In-house logistics departments, asset-based logistics companies and third-party logistics firms all agree that logistics has grown more complex as global markets have made goods more available and competition has stiffened.
Vince Boatright, President and CEO of Corporate Logistics Group at 10126 S. Memorial Drive, Ste. 299, said ever-changing markets and competition necessitate implementation of logistics systems in every sector of a business by an experienced professional. Logistics software, providers that combine trucking services with logistics management, or methods that don’t expose each cost for analysis in the movement of products doesn’t cut it, Boatright said.
“I think there are a lot of transportation and logistics experts who have philosophies that have been in place for a long time. But the logistics industry is changing in sync with the business world, and that’s obviously changing at a dramatic pace,” Boatright said.
Though emphasis on real-time inventory is prevalent in the logistics industry today, Boatright said he sees some companies and financial officers still unwilling to take a look at freight and supply chain management in order to implement such an inventory strategy.
“If a company minimizes inventory levels, cash flow will improve. That should ultimately lower materials cost, which can enhance the sold-good cost to the customers to enhance the seller’s market share,” Boatright said.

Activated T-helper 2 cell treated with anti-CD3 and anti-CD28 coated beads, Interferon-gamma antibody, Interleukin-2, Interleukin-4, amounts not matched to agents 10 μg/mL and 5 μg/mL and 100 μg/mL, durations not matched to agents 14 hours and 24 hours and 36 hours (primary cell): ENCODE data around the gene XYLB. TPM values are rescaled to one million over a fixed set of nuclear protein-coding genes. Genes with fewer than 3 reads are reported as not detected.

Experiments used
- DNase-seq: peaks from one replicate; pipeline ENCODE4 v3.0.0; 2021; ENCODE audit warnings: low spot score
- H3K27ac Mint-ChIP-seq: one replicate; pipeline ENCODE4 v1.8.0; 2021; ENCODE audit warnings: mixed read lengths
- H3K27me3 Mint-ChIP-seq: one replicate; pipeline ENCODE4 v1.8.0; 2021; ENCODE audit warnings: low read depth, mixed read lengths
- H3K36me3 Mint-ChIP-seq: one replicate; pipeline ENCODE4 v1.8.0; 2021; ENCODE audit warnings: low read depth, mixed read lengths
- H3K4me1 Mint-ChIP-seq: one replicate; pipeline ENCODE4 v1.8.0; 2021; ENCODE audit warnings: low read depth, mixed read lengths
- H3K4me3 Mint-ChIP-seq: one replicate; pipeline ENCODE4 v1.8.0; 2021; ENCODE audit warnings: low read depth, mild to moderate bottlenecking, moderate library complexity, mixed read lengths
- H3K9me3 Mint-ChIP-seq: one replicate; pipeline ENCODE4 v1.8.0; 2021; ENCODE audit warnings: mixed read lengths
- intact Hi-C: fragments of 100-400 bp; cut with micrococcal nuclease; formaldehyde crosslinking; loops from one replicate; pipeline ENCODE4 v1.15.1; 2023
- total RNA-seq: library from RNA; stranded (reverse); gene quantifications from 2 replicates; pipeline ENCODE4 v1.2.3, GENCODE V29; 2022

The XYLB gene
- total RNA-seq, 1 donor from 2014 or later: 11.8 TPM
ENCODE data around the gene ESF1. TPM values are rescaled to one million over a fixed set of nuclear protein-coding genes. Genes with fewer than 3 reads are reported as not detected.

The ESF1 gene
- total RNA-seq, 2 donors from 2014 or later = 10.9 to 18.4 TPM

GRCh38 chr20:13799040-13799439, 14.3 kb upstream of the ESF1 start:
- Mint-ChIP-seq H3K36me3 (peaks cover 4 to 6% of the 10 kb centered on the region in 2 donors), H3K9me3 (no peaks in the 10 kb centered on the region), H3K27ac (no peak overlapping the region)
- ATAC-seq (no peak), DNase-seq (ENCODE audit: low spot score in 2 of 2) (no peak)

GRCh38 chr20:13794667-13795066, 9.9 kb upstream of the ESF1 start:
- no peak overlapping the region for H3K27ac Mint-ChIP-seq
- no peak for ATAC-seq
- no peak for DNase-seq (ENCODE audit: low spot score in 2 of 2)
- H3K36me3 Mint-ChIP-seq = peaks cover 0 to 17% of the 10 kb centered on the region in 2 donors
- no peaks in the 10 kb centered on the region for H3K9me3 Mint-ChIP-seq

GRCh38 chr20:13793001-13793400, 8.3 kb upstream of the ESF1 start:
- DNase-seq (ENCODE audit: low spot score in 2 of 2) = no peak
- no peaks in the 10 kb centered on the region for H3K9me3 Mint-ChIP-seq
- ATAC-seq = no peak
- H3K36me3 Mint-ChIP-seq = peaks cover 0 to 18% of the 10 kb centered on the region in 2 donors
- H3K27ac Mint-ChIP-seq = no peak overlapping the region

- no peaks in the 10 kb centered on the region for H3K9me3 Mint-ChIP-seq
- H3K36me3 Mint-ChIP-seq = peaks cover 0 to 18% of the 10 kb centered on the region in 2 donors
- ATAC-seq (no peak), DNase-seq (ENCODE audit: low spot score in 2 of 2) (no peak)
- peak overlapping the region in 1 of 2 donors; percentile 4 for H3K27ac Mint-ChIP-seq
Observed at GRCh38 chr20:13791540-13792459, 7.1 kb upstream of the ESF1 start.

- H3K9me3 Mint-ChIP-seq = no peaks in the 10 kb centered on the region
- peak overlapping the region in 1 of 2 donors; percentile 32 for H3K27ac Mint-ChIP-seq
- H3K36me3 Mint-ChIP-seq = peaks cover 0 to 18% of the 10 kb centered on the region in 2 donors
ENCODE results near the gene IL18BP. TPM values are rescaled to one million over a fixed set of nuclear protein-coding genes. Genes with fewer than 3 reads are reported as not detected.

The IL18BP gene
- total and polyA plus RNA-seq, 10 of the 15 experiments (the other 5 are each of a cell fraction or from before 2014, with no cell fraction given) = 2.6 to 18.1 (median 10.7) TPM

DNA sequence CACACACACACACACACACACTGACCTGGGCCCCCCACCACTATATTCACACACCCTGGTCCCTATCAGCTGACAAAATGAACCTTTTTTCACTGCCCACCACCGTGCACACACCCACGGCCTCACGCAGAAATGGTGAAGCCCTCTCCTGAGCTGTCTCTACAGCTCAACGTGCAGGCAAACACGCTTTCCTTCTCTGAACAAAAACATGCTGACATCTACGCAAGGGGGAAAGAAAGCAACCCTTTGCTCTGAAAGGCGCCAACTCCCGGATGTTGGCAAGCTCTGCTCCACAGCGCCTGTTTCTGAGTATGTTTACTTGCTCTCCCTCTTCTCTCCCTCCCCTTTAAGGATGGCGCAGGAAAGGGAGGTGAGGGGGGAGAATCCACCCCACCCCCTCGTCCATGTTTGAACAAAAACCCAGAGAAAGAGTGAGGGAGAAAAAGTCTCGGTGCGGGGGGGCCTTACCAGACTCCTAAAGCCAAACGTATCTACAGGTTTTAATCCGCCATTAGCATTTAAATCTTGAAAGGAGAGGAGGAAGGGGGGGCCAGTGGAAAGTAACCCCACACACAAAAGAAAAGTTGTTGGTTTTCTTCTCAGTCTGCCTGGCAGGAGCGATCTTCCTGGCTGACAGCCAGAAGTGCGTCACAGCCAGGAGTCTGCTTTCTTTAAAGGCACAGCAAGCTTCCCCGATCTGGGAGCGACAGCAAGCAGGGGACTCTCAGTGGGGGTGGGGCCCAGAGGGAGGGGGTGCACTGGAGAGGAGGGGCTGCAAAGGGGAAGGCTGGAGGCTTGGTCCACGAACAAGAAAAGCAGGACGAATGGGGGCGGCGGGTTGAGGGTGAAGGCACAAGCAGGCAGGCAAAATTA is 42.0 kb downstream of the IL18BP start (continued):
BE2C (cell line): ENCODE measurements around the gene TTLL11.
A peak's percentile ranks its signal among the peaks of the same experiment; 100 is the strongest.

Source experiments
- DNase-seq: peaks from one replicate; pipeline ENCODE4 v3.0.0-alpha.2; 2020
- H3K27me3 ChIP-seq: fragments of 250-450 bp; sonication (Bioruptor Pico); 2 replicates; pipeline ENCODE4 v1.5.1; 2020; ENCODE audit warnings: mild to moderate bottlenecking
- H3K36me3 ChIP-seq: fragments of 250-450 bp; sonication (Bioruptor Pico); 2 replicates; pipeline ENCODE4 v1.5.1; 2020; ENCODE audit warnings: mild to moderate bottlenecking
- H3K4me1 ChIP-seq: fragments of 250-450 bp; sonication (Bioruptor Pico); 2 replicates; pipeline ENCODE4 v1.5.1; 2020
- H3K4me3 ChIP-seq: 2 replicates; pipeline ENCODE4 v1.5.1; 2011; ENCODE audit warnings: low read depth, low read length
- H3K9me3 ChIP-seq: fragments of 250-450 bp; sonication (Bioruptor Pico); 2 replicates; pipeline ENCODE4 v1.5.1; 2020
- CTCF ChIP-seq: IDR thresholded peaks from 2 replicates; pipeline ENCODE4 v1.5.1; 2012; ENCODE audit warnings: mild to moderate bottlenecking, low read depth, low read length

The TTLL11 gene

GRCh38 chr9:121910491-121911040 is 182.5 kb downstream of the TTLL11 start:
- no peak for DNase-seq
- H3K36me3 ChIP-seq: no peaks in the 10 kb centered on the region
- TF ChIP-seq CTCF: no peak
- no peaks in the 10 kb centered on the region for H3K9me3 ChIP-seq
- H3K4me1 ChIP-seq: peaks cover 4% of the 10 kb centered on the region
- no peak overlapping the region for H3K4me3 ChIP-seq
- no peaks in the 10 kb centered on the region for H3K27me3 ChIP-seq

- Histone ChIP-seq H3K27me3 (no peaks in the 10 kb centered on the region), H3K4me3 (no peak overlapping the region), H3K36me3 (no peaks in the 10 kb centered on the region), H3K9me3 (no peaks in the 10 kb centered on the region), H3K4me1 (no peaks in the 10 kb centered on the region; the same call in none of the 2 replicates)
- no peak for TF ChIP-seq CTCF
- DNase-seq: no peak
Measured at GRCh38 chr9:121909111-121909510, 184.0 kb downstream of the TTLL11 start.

“One of the biggest challenges here is getting senior management to realize there’s a need. But their responsibility is for the financial strength of that company. If they can enhance their company’s operating costs to improve profits, they should get involved with that. But they see it as getting involved with freight,” Boatright said.
Boatright said the main plagues of the logistics industry are lack of good training that enables value-added negotiation and lack of visibility of true costs in moving product.
“When many companies start to look at the management philosophies of their in-house transportation people, they find they are basically being trained by the carrier sales reps,” Boatright said. “That is like sitting down to play a poker game – you’ve never played before, but I’m teaching you the rules as we go. Guess who leaves with all the money?”
“In some purchasing philosophies, when I’m buying material from you, I want to keep things really simple for me. I want to buy pre-paid or pre-paid and add shipping, all built into my material purchase price. But to manage your true costs, you have to break each portion of that purchase down,” Boatright said. “Otherwise, you basically issue the transportation providers a blank check, saying, ‘bill me.’”
Boatright argued that only third-party logistics companies have the market knowledge, leverage and ability to create that visibility for companies.
“That’s true logistics management – to have the visibility and the method to ensure you’re getting the lowest possible cost from supplier to end user at the highest levels of service and efficiency,” Boatright said. ?